John J. Cullinane
Thomas & Company Cannery
East Diamond Avenue (MD 117), Gaithersburg, Montgomery County
The Thomas and Company Cannery is a one to two-story tall, free-standing, load-bearing brick rectangular structure composed of four discrete, structurally independent but contiguous elements, built between 1917 and 1918, with an addition constructed in 1956. The two-story easternmost portion of the building, known as the "shipping building," consists of two brick buildings, with a second floor originally supported by brick piers, now shored up with steel posts. The roofing is a single layer of corrugated steel decking which replaced the original metal pan roof. There is a gabled cupola over part of the western end of this portion of the building, originally installed to provide filtered natural light into the structure. Adjoining the western end of the shipping building is a single-story brick "processing building." Running the length of the roof is a gabled clerestory structure glazed on its north side with operable, louvered glass panels. This feature was designed to allow natural light to illuminate the processing and assembly operations of the cannery. Directly west of this portion of the building is the original one-story brick boiler house, which still contains the International Boiler Works machinery installed for the processing system. Corrugated metal also replaces the original metal pan roofing of this portion. Attached to the north elevation of the main processing building is a one-story brick building constructed c. 1956. On the interior, the brick walls are exposed throughout.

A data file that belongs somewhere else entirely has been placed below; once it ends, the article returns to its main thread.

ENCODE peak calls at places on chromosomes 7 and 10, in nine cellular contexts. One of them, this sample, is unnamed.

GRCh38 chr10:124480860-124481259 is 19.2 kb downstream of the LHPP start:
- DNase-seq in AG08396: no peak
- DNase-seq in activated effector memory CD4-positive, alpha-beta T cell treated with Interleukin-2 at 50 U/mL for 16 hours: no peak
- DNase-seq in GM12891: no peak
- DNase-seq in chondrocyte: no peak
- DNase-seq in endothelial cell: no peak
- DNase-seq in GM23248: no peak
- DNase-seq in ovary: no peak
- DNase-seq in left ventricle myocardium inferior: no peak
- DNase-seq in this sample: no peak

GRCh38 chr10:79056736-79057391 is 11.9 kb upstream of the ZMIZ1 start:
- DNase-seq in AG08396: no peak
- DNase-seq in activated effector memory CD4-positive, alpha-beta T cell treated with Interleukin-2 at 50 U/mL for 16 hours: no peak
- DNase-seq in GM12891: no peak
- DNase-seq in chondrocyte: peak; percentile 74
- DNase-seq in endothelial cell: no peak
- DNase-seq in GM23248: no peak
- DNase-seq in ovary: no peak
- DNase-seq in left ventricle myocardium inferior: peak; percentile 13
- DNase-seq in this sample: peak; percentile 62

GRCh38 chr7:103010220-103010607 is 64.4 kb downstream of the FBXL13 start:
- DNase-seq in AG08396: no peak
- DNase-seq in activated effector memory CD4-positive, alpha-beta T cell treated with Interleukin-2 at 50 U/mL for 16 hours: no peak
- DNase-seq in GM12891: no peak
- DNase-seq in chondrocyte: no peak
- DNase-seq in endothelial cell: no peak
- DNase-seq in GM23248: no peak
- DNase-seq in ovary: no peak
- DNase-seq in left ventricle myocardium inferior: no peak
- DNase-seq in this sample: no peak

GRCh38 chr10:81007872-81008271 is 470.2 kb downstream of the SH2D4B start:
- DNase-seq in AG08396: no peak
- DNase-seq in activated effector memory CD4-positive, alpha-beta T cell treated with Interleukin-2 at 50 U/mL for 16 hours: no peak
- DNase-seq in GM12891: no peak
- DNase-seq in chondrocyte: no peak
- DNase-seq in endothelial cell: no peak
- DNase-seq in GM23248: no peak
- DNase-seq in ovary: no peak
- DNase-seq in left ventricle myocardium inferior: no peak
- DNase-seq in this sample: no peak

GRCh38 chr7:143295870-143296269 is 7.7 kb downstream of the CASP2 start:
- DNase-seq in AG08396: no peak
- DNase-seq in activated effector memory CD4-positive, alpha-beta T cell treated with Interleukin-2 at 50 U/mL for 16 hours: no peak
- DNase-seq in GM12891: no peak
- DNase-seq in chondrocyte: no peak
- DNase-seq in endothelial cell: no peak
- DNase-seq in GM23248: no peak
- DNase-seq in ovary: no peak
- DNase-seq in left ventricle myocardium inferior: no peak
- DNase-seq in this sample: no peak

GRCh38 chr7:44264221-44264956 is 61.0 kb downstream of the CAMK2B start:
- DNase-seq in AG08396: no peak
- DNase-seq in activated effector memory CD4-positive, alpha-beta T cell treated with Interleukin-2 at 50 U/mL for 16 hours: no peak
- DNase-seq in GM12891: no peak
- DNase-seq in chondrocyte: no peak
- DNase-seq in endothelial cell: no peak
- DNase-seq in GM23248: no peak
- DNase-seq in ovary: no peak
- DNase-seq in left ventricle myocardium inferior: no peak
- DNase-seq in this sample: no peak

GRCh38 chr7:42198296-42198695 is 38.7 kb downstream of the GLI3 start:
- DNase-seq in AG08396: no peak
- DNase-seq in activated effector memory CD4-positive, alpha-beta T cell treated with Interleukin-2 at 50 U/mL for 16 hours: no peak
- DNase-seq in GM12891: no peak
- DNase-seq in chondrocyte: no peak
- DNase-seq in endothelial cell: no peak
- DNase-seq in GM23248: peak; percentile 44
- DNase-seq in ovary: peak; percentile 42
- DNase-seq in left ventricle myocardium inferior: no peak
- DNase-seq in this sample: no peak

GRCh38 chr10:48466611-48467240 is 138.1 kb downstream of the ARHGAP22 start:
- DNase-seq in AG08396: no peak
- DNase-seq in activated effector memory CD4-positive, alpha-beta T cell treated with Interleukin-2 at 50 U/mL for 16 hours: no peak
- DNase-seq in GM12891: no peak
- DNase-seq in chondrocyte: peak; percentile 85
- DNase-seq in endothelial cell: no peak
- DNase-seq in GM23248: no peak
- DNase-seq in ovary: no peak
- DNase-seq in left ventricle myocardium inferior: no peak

The Thomas and Company Cannery, which started operations in Gaithersburg in 1917, was the first and largest vegetable cannery in Montgomery County. Its opening provided this primarily agriculturally based region with an important local market for vegetables grown in and around Gaithersburg, with farmers coming from Buckeystown, Adamstown, Poolesville, Fairfax, and other areas. Prior to its construction, local farmer were required to truck produce, the major agricultural crop in the area, to markets in Baltimore and Washington. The Thomas cannery provided a much needed local market which would stimulate the local economy by reinvesting revenues within Gaithersburg and the immediate area. At the time of its construction, until well after World War II, the cannery was the primary employer in Gaithersburg, providing regular full and part-time employment for more than 200 people, and hundreds of additional jobs for migrant workers employed picking vegetables grown in the surrounding area. Until its closure in 1963 after fire damage, the factory remained the major employer in Gaithersburg and the primary market for locally grown produce. The factory canned peas, pumpkin, and corn, supplied both the local retail market and the war effort during World Wars I and II. During the war years the cannery expanded operations and functioned on a three-shift schedule to provide vegetables for shipment to troops. After the war, the cannery continued to produce vegetables under the brand names "MY-T-Nice," "Ever-Good," "Barbara Fritchie," and "On-Top" corn, peas, and succotash. The cannery represents very important local industrial development in Gaithersburg in the early part of this century, utilizing the abundant agricultural resources of Montgomery County and providing extensive employment for both migrant and permanent workers up until the factory's closing in 1963. It was the first industrial development in this rural, agriculturally based community and, until closing, the primary locally based industry.